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No more to-go cups at Marketplace

<p>Marketplace underwent extensive renovations this summer, and  changes have continued since school started. Among the changes have been the removal of to-go cups and the use of china instead of plastic dishes.</p>

Marketplace underwent extensive renovations this summer, and changes have continued since school started. Among the changes have been the removal of to-go cups and the use of china instead of plastic dishes.

Students who want to sneak food out of the newly renovated Marketplace are having a tougher time.

Marketplace has undergone a number of changes since its summer renovation, including the recent removal of to-go cups, which many students have attributed to an increase in theft of Marketplace food. Despite student opinions, Marketplace worker Sharron Bradshaw said the removal of to-go cups was not a direct response to freshman stealing food out of the dining hall. Rather, the main reasons were to make Marketplace feel like more of an “in-house” eatery and to become more eco-friendly, she said.

"[Stealing] is not even an issue right now,” Bradshaw said. “The only thing [management] wants to-go is Trinity Cafe and maybe lunch. As far as breakfast and dinner, they feel that everything should be in-house.”

Some students noted that the removal of to-go cups is inconvenient for students who are in a hurry.

“Students should be allowed to take food out of Marketplace if they’re on the run, as long as it isn’t an obscene amount,” said freshman Nicholas Henlon. “To be honest, the stuff people take isn’t that much, and students are already paying enough.”

Sophomore Feruth Kidane said last year she would grab food and go in order to get to her early classes on time.

“What I stole was the chocolate muffins because I didn’t really have a chance to eat, and I always had 8:30 classes on West,” Kidane said. “I thought, ‘I don’t eat here. I don’t use my money’s worth anyway, so it should be okay.’”

Another change that was made with the goals of improving the in-house experience and becoming more eco-friendly was to the type of dishware used in the dining hall—this year, plastic dishes have been replaced with china.

“This change in dishware from plastic to china is to provide a much better restaurant-quality dining experience, and to meet our sustainable initiatives to use reusable wares in the all-you-care-to-eat dining periods,” said Director of Dining Services Robert Coffey. “Using real china versus plastic allows us to chill salad plates and warm plates for hot food to again provide a better dining experience.”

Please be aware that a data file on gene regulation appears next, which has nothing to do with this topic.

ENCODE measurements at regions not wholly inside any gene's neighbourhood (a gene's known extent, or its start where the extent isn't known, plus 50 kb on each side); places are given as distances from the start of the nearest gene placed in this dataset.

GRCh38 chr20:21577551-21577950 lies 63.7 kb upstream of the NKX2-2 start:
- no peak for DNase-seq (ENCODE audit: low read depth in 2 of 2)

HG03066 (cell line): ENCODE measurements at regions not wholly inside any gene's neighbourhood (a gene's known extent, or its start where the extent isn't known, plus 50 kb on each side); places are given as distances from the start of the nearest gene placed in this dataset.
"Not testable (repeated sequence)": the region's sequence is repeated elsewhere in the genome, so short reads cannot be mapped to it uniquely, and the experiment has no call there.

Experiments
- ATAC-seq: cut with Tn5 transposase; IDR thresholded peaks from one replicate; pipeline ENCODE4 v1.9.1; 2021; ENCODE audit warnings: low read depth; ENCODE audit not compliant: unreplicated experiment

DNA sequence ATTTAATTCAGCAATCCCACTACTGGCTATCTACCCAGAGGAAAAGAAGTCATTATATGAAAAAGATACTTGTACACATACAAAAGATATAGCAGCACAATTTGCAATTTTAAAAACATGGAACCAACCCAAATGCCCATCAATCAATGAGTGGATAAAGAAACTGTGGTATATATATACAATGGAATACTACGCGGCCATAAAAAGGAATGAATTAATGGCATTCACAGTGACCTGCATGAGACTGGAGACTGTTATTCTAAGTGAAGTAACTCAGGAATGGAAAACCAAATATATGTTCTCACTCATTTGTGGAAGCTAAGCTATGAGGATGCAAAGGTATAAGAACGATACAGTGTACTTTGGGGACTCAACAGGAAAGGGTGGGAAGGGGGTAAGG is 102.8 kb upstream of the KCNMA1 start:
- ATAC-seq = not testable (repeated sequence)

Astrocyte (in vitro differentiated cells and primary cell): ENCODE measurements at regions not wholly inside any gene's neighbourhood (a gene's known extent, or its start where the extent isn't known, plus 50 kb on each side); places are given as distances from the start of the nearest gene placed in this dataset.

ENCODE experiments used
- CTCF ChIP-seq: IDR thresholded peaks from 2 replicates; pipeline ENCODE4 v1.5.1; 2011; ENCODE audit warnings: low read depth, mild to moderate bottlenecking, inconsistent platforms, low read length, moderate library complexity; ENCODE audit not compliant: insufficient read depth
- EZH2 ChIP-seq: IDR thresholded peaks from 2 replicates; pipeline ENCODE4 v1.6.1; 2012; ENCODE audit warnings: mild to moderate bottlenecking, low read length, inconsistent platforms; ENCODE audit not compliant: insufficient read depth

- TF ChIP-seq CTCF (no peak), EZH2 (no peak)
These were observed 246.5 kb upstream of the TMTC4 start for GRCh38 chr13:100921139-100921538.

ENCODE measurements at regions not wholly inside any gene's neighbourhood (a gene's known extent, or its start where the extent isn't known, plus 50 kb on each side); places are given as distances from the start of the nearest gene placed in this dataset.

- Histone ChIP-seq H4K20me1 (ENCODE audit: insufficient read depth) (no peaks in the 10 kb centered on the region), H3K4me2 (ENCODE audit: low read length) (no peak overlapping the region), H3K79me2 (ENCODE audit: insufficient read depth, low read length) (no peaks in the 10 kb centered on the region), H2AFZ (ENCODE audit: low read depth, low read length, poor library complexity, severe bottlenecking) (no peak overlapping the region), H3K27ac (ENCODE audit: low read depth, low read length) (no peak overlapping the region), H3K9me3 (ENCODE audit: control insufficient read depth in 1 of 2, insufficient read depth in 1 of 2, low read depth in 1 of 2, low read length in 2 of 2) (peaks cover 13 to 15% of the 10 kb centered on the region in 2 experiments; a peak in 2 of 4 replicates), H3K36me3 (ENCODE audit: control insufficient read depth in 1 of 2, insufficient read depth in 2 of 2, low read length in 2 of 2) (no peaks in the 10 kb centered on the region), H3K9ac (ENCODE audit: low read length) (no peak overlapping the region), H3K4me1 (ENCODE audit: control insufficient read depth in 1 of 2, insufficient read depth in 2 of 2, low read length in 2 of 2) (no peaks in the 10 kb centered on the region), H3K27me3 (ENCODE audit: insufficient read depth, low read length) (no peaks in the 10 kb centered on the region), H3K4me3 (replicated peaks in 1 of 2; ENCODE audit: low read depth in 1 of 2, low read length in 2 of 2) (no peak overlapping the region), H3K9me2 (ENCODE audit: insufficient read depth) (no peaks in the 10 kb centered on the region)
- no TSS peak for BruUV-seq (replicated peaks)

In the past, Marketplace offered a cheap to-go breakfast at Trinity Cafe for students who did not have time to sit down at the buffet. Students were also provided with a take-out container if they told Marketplace staff that they were taking meals to-go. The removal of to-go cups and take-out boxes—which have not been used in several years—makes Marketplace more inconvenient than it already was, explained Gene Eng, Trinity ‘12.

“West Campus eateries were preferable for me both for the increased options as well as the convenience of being close to classes,” Eng said. “I went to Marketplace mostly for dinner and weekend brunch.”

He added that Marketplace did provide a “good location for freshman-only socialization, which made it easier for [him] to assimilate into college-life.” He also praised the brunch options, which he found better and cheaper than the counterpart options on West Campus.

Students lauded the sustainability initiatives and Marketplace redesign, particularly its spaciousness and new design features—including the addition of a wall of green plants in the dining hall. Nonetheless, some noted that removing to-go cups will not prevent students from continuing to take food out of Marketplace.

“Last year, many of our grade used tupperware, but few would use the cups,” Kidane said.

Alex Griffith contributed reporting.

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